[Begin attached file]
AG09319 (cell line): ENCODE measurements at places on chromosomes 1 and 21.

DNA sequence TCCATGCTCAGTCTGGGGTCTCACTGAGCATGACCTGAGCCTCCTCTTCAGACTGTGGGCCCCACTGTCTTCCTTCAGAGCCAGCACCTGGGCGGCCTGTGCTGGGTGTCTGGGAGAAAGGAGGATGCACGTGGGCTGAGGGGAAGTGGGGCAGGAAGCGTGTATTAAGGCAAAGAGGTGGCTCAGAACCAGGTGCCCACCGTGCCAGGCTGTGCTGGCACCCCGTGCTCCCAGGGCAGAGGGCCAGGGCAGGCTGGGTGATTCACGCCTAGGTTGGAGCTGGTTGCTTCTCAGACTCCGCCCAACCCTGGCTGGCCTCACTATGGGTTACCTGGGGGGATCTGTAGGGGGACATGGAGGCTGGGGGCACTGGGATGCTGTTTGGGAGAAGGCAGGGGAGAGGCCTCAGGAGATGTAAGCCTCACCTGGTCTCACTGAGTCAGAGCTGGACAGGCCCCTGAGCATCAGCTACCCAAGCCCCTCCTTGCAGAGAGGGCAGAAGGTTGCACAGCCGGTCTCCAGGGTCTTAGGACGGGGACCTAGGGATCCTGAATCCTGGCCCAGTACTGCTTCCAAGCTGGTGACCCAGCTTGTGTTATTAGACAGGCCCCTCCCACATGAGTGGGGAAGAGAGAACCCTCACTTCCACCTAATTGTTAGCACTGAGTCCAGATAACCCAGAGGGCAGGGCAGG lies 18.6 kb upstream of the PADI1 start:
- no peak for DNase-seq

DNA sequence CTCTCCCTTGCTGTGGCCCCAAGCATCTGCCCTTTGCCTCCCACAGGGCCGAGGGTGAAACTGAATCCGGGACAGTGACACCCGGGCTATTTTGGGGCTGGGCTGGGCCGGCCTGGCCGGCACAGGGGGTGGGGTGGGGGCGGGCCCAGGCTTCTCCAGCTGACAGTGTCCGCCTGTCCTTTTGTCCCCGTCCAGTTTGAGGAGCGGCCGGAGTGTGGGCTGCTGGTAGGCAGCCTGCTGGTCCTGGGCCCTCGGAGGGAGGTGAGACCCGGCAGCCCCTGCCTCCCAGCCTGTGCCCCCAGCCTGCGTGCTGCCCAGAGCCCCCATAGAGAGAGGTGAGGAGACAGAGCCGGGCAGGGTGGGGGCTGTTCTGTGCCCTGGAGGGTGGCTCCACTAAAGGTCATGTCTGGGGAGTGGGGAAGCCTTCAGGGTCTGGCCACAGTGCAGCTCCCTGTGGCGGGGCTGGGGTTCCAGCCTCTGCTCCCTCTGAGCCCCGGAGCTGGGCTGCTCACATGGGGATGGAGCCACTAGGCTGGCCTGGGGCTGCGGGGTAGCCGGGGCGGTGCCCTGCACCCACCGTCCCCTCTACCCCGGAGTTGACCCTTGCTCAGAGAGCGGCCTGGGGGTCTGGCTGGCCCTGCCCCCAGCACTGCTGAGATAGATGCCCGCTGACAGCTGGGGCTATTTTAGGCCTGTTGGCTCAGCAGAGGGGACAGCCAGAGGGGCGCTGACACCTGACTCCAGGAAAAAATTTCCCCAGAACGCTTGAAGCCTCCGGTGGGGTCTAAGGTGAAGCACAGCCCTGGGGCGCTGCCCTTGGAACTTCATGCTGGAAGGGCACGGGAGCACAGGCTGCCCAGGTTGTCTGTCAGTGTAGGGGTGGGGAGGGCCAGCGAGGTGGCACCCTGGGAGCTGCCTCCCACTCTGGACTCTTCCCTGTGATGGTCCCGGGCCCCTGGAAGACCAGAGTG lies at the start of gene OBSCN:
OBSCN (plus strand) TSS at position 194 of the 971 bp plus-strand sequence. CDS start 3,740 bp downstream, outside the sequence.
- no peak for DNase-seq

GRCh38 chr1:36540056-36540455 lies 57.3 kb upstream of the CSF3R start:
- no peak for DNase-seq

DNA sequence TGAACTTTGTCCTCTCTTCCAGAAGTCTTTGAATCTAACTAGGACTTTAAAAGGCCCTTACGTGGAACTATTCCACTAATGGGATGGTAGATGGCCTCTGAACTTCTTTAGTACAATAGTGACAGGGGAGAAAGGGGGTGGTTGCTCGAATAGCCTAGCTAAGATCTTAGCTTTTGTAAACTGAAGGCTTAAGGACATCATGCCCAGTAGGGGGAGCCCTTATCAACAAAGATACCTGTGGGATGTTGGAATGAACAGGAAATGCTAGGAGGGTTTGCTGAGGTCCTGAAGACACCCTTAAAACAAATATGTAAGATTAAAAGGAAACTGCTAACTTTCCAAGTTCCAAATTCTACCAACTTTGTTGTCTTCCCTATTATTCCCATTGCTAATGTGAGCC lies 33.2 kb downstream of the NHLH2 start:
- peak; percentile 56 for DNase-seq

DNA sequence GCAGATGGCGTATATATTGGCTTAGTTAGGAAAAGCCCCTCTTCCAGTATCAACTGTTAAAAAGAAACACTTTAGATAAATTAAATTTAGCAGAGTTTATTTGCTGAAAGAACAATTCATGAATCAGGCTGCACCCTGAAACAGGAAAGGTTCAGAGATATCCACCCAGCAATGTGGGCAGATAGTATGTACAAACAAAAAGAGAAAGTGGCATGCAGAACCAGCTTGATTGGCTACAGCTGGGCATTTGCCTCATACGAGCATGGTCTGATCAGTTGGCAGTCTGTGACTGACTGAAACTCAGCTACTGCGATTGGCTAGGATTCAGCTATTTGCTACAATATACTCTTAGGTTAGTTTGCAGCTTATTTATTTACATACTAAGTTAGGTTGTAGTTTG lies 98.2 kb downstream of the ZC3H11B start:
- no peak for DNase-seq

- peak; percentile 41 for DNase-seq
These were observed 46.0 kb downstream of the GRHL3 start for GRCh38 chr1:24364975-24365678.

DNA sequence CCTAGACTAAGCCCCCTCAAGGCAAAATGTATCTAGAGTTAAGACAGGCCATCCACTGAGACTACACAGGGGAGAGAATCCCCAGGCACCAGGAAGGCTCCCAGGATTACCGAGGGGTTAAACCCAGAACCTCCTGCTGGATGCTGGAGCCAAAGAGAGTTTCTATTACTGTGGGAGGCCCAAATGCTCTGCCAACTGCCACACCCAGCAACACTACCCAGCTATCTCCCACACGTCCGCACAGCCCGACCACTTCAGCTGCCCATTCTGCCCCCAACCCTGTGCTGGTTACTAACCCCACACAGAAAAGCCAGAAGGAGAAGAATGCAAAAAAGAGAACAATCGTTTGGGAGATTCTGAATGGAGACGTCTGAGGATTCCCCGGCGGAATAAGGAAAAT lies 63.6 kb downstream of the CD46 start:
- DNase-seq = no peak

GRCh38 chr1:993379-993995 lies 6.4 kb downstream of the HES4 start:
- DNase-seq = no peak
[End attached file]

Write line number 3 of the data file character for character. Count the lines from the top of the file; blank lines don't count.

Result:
- no peak for DNase-seq